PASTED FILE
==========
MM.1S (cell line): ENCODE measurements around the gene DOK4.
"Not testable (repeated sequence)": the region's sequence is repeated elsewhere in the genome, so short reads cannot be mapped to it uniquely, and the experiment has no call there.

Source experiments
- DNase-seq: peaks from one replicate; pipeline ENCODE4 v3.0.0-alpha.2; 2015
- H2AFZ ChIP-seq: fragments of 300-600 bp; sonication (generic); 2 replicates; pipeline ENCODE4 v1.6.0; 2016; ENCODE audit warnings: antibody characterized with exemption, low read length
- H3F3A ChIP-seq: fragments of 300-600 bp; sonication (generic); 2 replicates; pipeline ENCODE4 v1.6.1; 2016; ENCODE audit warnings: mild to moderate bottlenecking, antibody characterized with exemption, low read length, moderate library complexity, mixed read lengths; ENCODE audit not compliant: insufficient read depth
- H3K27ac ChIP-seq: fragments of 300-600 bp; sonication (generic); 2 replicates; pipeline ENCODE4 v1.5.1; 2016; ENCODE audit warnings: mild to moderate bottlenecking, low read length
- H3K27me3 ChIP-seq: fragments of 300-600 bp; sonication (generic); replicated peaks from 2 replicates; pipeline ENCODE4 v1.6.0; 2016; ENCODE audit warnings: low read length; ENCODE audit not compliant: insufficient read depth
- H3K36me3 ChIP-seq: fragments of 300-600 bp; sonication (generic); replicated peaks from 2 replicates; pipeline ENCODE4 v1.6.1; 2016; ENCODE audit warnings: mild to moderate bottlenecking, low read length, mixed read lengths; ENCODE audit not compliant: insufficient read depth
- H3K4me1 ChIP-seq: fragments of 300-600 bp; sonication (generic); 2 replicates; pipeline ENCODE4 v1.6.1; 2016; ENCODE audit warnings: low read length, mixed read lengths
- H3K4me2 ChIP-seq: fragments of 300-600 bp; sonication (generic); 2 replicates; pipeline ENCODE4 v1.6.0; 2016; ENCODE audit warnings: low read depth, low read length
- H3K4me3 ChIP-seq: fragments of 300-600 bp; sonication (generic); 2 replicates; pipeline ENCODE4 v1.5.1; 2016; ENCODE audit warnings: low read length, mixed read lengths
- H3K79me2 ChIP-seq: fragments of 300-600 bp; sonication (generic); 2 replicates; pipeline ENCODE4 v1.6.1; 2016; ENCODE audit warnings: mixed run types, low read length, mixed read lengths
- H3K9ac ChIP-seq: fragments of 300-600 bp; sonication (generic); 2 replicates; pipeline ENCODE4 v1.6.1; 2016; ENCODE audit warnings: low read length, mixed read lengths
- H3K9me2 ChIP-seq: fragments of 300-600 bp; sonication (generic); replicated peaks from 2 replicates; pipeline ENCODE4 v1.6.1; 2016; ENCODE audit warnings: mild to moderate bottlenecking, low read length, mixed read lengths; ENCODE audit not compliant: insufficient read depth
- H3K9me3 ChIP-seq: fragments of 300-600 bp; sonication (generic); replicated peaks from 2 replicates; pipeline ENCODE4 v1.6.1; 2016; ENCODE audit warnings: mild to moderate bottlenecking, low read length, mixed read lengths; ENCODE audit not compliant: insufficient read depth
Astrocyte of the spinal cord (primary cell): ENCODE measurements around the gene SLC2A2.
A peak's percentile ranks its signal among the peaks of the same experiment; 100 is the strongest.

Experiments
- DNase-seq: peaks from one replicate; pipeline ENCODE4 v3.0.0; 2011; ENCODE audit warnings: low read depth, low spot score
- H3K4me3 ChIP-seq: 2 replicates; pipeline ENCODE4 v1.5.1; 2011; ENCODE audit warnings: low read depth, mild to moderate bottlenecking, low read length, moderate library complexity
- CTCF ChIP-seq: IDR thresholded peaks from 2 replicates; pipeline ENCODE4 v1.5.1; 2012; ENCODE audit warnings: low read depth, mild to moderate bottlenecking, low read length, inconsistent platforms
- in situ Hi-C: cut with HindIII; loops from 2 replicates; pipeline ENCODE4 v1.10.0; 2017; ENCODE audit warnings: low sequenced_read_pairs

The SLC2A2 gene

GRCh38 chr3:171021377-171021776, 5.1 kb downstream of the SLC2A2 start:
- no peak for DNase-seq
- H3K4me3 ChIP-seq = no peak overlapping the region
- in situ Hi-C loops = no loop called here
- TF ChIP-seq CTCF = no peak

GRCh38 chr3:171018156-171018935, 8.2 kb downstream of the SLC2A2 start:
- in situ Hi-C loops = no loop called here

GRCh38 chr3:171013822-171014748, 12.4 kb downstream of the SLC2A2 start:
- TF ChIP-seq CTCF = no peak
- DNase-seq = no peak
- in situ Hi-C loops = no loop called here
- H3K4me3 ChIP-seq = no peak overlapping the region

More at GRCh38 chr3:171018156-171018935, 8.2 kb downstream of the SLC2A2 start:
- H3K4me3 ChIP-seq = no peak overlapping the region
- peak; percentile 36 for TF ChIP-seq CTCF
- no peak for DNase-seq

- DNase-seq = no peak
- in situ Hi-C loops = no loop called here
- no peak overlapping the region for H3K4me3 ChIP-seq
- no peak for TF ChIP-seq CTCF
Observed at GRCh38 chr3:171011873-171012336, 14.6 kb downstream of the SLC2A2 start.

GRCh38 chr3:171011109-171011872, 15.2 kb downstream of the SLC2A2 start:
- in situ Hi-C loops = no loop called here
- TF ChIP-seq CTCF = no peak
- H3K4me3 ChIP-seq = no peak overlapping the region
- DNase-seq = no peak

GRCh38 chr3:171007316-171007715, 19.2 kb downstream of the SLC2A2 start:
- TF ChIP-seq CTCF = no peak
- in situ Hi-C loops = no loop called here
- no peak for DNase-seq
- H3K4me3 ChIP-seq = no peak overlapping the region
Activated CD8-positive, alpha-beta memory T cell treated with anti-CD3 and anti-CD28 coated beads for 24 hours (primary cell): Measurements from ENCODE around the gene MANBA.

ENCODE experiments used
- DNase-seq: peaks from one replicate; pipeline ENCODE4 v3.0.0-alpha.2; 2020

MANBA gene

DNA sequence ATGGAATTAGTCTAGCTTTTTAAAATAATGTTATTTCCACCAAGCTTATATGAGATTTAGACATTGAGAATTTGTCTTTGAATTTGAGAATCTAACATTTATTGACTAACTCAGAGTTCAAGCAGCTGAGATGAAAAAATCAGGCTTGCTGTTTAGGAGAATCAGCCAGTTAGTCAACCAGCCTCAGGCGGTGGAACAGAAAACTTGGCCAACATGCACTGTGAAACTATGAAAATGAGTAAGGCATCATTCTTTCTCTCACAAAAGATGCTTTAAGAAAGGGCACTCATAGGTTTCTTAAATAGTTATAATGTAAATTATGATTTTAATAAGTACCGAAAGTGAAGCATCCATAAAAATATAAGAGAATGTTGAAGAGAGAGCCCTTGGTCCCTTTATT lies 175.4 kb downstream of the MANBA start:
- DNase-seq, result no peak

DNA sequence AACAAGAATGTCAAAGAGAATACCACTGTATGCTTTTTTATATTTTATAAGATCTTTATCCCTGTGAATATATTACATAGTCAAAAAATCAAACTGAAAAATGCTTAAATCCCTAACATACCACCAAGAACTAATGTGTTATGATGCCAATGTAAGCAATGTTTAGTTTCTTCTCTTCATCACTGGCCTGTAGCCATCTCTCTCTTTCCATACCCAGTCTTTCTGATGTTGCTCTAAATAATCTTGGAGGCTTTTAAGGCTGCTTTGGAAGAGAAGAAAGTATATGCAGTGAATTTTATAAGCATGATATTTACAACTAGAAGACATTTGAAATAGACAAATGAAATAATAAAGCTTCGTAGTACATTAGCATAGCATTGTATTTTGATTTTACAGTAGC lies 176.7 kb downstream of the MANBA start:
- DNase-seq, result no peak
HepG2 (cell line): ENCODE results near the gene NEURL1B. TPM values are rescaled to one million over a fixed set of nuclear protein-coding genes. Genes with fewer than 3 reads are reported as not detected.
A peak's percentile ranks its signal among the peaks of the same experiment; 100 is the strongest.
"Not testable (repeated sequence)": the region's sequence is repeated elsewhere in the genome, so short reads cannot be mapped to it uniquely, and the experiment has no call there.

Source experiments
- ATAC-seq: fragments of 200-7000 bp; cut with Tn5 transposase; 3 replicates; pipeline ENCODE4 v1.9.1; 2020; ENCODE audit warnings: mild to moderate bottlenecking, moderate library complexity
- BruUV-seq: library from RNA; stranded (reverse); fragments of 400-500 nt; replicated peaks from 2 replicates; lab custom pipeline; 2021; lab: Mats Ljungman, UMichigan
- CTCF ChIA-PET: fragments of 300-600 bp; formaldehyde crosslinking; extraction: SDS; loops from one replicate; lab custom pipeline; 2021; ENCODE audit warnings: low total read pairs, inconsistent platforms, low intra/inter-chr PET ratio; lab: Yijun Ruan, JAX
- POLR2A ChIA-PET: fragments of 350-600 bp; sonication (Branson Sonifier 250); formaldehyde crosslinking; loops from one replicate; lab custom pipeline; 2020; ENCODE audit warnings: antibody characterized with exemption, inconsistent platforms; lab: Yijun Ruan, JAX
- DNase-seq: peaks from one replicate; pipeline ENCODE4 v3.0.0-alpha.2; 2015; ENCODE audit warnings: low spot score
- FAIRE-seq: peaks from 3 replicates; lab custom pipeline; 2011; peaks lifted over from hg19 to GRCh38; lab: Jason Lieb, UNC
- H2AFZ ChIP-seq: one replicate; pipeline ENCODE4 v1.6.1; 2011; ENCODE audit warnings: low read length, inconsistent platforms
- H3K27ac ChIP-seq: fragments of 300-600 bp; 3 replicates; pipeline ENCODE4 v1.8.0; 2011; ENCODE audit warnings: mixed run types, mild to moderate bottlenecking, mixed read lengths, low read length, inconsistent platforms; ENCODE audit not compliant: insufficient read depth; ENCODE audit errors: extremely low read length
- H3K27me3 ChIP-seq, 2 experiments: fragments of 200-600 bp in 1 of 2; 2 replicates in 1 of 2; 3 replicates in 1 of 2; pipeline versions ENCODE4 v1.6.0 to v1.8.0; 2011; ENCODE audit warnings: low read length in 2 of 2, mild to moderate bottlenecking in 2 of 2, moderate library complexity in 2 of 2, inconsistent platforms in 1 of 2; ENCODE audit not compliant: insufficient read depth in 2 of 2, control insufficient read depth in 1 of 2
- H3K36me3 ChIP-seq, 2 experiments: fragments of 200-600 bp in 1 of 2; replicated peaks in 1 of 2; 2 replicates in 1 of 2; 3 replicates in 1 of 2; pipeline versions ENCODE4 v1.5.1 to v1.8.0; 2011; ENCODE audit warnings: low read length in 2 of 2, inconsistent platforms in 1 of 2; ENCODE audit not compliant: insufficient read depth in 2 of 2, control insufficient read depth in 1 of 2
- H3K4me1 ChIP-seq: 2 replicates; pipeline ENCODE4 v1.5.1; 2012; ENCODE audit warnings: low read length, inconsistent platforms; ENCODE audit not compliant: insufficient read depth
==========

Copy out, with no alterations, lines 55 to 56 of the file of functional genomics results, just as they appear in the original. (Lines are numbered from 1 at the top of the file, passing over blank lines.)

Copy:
- H3K4me3 ChIP-seq = no peak overlapping the region
Activated CD8-positive, alpha-beta memory T cell treated with anti-CD3 and anti-CD28 coated beads for 24 hours (primary cell): Measurements from ENCODE around the gene MANBA.